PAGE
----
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Sorting wartime fact, fiction

In battle against terrorism, propaganda ranges from bald lies to bits of truth

Posted: Wednesday, November 07, 2001

WASHINGTON -- The Taliban say 95 American soldiers have been killed since the United States started military action inside Afghanistan. The U.S. says three soldiers have died, none in combat.

The Taliban say they have shot down at least two U.S. helicopters. The Pentagon says there have been three helicopter accidents, two caused by bad weather.

The Taliban claim that up to 1,500 Afghani civilians have been killed.

''Fiction,'' Defense Secretary Donald Rumsfeld called it Tuesday.

Wartime enemies have always used propaganda to try to influence public opinion, or demoralize the other side. Sometimes there's just enough truth to make a claim credible. Often, there is little more than bald lies.

On Tuesday, the Pentagon flatly denied a report that a U.S. helicopter crashed Sunday in southwest Pakistan near Afghanistan's southern border.

''When we have a helicopter that goes down ... we tell you,'' Rumsfeld said. ''And these other things are not happening. They are fiction.''

The Taliban clearly try to play to a Mideast audience, where many Arabs and Muslims accuse the United States of killing innocent Afghans in its war on terrorism. The United States has been bombing Afghanistan to destroy the Taliban and Osama bin Laden's al-Qaida terrorist network. Bin Laden is accused of masterminding the World Trade Center and Pentagon attacks.

Some Taliban claims have a bit of truth: The U.S. acknowledged that a helicopter lost a piece of its landing gear during a special-operations raid into southern Afghanistan last month, only after the Taliban showed the wreckage on television, claiming a shootdown. The Pentagon also has acknowledged that bombs have gone astray and killed some Afghani civilians.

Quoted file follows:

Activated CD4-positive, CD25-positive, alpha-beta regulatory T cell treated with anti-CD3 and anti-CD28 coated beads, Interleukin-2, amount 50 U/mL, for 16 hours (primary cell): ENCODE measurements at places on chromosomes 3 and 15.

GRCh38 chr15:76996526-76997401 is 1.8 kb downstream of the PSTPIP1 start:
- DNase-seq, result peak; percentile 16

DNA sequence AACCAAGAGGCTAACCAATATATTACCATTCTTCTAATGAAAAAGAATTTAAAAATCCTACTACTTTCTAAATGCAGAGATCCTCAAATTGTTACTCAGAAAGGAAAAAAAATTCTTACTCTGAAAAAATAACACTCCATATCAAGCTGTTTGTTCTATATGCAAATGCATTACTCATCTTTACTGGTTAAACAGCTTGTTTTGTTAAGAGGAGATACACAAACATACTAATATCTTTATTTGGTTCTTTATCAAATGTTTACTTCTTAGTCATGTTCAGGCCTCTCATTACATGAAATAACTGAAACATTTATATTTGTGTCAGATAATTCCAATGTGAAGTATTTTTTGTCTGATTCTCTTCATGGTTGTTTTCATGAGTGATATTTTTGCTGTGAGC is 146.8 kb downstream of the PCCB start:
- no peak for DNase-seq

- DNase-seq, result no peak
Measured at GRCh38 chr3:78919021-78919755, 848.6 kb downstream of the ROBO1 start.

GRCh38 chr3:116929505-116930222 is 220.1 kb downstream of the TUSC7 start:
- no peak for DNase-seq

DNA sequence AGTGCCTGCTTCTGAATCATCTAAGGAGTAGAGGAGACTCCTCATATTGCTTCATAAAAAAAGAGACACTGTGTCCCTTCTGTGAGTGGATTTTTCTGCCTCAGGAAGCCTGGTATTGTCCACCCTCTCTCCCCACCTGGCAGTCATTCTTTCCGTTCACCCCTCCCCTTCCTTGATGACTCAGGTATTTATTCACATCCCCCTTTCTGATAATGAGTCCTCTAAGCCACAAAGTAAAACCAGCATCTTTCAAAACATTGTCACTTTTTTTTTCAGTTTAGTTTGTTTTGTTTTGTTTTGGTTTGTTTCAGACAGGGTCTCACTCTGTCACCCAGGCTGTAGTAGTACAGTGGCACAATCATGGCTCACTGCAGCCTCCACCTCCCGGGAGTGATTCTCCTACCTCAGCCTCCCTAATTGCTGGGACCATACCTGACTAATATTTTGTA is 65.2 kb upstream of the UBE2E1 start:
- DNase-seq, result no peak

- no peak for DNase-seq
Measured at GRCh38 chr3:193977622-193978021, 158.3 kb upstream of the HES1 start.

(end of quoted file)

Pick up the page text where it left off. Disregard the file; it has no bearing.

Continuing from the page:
Arabs and Muslims don't necessarily believe the Taliban's specific claim of hundreds or more civilian casualties, said Clovis Maksoud, a former Arab League ambassador to the United States and United Nations.

But, ''the fact that there are any civilian casualties at all resonates with Arabs and Muslims,'' causing guilt, sympathy and anger at the United States because Afghanis are viewed as innocent victims, Maksoud said.

Wartime propaganda usually is aimed at one of three goals: bolstering a country's own people and allies, influencing the undecided or demoralizing the enemy, said Wayne Fields, an expert on political rhetoric at Washington University in St. Louis.

A woman nicknamed Tokyo Rose broadcast radio programs during World War II to try to demoralize U.S. soldiers. U.S. planes, in turn, dropped leaflets over Germany telling of Nazi defeats.

The Taliban can't really hope to persuade or demoralize Americans, so they reach out to Muslims or Arabs who might already harbor anti-Western feelings, or be undecided, Fields said.

The situation is complicated by the fact that few independent observers are inside Afghanistan to ascertain the truth. The Taliban occasionally allow Western reporters into the country, but restrict where they can go.

U.S. officials acknowledge they don't know precisely how many civilians have been killed in bombing raids, but insist it's much fewer than the Taliban claim.

In addition, the Taliban do not tell people about their own casualties, which the U.S. believes are substantial, said Pentagon spokesman Rear Adm. John Stufflebeem.

The U.S. does know, from battle damage reports, whether it has hit particular targets from the air.

But, ''because this is enemy territory, it's very difficult to get reliable information out,'' about things like whether U.S. bombing has weakened Taliban troops north of Kabul, Stufflebeem said.

The U.S. has strengthened its own propaganda efforts recently, putting U.S. officials, including a former ambassador to Syria who speaks Arabic, on the popular Mideast satellite channel Al-Jazeera.

President Bush on Tuesday called the Taliban and bin Laden killers, thieves and fanatics who even forbid children from singing songs.

And leaflets being dropped in Afghanistan show pictures of Taliban leader Mullah Mohammed Omar and a license plate that military officials say belongs to his vehicle. ''We are watching!'' the leaflets warn.



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